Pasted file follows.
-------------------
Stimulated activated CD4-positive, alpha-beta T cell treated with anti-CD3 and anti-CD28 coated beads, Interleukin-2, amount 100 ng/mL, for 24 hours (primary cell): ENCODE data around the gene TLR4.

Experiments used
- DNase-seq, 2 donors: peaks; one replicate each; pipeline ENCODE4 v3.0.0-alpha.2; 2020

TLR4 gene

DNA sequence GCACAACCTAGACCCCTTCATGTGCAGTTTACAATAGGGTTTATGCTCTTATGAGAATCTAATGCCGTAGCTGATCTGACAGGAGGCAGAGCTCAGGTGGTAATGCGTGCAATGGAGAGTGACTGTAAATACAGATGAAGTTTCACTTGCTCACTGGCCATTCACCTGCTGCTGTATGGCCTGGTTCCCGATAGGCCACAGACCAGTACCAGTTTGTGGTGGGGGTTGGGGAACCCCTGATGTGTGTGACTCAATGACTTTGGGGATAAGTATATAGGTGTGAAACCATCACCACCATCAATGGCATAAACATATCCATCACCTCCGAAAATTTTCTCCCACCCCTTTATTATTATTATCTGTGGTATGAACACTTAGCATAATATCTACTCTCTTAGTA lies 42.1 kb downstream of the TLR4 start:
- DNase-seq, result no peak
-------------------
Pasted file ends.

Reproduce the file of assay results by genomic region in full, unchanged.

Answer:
Stimulated activated CD4-positive, alpha-beta T cell treated with anti-CD3 and anti-CD28 coated beads, Interleukin-2, amount 100 ng/mL, for 24 hours (primary cell): ENCODE data around the gene TLR4.

Experiments used
- DNase-seq, 2 donors: peaks; one replicate each; pipeline ENCODE4 v3.0.0-alpha.2; 2020

TLR4 gene

DNA sequence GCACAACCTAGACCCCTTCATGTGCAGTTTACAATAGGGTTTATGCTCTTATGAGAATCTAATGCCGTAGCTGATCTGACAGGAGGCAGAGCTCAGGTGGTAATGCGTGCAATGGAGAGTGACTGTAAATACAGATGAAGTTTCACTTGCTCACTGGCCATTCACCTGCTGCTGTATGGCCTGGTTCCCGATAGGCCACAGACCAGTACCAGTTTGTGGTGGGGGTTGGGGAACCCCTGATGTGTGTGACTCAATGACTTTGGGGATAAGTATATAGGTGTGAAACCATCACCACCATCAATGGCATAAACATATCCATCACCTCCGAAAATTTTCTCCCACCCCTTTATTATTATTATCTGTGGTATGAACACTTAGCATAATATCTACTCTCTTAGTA lies 42.1 kb downstream of the TLR4 start:
- DNase-seq, result no peak